Even a tiny pond made using an old tyre as a base, and PVC or butyl will be quickly inhabited.

    I am frequently shocked by the senseless and unthinking way seemingly intelligent people consider it fair, right and normal to kill any insect impinging on their life.

    This needs to change. We must rethink our attitudes and learn to be amiable and supportive of all the tiny lifeforms, not just the attractive and colourful butterflies and bees, but the inconvenient caterpillars and ugly beetles, slugs and earwigs.

    • At 11.15 am on Friday 10 November at Foxley Wood, Norfolk’s largest ancient woodland, there is a free talk about mosses with Robin Stevenson.

    Victoria Plum

  • Summer show full of capabilities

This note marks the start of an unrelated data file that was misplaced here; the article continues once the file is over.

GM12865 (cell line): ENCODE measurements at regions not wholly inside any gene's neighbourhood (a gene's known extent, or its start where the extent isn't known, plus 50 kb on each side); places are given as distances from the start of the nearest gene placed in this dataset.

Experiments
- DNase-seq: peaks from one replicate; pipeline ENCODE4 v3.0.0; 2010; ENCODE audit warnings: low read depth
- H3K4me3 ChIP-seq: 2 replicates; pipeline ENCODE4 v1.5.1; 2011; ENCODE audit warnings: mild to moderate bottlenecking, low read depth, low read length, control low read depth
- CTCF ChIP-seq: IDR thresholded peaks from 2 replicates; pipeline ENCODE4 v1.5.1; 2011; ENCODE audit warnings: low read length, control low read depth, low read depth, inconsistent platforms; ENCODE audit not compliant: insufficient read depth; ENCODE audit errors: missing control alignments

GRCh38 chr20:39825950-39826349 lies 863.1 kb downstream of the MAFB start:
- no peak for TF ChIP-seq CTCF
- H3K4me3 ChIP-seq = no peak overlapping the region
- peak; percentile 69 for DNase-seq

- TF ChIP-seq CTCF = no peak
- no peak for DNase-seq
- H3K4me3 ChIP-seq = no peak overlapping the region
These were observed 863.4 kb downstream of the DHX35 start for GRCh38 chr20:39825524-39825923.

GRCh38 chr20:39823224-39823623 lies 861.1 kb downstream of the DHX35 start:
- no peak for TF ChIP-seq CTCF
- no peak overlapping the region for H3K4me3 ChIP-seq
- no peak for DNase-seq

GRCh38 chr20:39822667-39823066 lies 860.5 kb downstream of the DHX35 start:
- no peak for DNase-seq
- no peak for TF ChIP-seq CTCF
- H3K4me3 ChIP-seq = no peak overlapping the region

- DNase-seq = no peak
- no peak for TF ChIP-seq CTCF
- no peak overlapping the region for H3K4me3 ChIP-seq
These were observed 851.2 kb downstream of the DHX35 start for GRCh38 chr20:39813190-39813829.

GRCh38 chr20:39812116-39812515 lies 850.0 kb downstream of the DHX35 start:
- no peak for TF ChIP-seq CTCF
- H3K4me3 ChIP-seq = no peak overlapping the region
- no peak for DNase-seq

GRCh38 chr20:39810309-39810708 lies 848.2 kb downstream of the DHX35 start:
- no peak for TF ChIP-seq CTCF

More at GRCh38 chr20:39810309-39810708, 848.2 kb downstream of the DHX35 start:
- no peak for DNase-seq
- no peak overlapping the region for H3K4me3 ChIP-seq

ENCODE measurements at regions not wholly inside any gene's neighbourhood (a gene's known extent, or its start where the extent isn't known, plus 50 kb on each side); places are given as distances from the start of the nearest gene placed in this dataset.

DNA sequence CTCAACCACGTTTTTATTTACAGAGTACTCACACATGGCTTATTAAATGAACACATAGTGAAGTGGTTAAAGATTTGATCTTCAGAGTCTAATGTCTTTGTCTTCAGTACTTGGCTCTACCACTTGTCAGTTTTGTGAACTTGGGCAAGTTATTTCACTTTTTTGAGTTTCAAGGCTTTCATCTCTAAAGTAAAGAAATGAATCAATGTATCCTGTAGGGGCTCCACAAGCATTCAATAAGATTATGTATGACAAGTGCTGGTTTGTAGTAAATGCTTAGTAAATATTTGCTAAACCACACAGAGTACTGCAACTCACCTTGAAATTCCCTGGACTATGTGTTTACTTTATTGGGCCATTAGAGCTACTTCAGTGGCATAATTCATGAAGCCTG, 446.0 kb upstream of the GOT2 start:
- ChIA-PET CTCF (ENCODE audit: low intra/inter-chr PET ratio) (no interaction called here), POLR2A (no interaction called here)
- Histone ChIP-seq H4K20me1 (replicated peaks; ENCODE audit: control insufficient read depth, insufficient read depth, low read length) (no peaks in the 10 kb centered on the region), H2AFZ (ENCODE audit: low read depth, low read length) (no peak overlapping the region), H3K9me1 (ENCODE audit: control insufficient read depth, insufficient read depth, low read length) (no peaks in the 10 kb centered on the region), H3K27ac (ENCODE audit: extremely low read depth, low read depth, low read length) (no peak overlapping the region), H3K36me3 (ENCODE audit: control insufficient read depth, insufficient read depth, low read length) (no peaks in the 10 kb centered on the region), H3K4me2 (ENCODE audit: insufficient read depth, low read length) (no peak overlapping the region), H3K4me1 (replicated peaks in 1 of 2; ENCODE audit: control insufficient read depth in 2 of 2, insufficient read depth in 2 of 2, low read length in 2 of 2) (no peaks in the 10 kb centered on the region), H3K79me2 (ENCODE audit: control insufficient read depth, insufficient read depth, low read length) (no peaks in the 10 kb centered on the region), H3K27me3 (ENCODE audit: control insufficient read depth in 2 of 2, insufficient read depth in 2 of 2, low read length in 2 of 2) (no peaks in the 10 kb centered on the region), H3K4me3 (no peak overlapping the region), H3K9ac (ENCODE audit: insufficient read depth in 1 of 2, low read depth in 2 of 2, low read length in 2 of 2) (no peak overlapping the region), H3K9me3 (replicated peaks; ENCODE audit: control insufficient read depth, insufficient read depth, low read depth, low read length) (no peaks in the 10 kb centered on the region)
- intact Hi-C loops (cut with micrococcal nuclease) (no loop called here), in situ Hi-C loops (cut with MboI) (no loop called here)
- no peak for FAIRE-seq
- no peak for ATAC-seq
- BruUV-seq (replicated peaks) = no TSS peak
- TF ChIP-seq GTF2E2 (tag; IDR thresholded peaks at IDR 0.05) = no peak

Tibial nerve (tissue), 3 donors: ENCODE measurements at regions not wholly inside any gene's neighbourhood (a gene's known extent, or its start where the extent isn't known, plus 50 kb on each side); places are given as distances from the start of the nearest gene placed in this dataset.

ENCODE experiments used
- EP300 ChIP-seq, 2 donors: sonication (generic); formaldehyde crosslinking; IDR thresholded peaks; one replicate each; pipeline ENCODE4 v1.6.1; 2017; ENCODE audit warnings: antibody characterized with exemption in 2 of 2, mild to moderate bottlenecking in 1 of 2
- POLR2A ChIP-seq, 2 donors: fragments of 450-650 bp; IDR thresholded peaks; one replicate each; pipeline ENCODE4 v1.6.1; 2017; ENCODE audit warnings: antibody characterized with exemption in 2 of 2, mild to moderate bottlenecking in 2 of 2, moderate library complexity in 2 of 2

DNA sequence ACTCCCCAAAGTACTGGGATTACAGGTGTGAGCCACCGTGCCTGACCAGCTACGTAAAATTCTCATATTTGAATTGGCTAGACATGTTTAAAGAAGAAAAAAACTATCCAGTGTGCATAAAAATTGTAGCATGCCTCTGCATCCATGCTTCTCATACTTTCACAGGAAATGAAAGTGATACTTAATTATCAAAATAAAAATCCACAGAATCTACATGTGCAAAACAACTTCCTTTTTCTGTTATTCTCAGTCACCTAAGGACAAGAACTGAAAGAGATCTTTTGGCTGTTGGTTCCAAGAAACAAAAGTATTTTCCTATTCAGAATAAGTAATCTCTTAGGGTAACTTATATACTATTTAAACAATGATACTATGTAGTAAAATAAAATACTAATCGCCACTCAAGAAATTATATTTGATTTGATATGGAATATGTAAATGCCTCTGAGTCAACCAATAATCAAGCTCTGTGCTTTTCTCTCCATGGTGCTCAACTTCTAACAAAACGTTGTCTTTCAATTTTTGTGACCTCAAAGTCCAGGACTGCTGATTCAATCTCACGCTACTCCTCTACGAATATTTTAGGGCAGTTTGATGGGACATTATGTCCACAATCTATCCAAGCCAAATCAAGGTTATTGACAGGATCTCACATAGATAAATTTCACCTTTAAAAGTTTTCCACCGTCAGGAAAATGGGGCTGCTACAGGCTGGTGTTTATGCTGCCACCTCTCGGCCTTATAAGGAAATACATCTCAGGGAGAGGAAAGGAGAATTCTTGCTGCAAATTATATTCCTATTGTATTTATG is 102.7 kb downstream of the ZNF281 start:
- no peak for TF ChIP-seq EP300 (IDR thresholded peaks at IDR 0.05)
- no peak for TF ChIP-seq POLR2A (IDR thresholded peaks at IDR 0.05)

Thursday, August 17, 2017 - 19:20

    Reepham and District Gardening Club held its regular Summer Show on Tuesday 15 August. It was well attended as ever and many gardeners were keen to show off their fruit, flowers and vegetables.

    It’s been another unusual year, weather wise, but there was plenty of stiff competition, particularly amongst the tomatoes, beans and soft fruit.

    This year the cup for the Gardening Club plant (a geranium) was awarded to programme organiser Jeff Johnson, who also won the overall cup for winning the most classes.

    This very democratic club has a self-judging policy: members judge each exhibit and then the committee add up the points gained.

    One of the advantages of this system is that each member really needs to look at each exhibit in order to allocate their points, whereas if a formal judge does the work, one only tends to look at the winning item.